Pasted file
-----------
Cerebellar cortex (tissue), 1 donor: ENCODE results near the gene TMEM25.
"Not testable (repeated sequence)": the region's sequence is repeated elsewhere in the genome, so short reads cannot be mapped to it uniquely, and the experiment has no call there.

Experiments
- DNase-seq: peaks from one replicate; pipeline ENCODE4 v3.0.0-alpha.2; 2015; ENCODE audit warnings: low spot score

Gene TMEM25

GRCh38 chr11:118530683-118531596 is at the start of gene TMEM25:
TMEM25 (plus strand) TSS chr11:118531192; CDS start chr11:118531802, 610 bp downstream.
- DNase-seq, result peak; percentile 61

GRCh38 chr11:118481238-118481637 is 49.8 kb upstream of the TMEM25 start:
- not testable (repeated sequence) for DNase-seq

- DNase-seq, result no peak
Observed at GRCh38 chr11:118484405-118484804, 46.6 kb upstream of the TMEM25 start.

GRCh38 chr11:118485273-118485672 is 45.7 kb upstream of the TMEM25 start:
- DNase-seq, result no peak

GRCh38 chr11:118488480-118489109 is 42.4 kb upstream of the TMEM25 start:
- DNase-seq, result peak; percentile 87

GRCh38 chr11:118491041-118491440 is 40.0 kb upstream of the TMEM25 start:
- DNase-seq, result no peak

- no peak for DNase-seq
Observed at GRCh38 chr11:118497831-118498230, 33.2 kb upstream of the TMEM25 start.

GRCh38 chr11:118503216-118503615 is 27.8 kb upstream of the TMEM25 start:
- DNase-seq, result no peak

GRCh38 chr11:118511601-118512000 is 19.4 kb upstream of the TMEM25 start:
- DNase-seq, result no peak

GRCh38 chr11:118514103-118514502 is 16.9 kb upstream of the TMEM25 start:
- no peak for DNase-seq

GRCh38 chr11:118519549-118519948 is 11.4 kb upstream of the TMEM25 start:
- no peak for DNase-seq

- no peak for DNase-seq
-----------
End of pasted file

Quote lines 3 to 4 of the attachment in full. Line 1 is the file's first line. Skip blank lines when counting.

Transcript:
Experiments
- DNase-seq: peaks from one replicate; pipeline ENCODE4 v3.0.0-alpha.2; 2015; ENCODE audit warnings: low spot score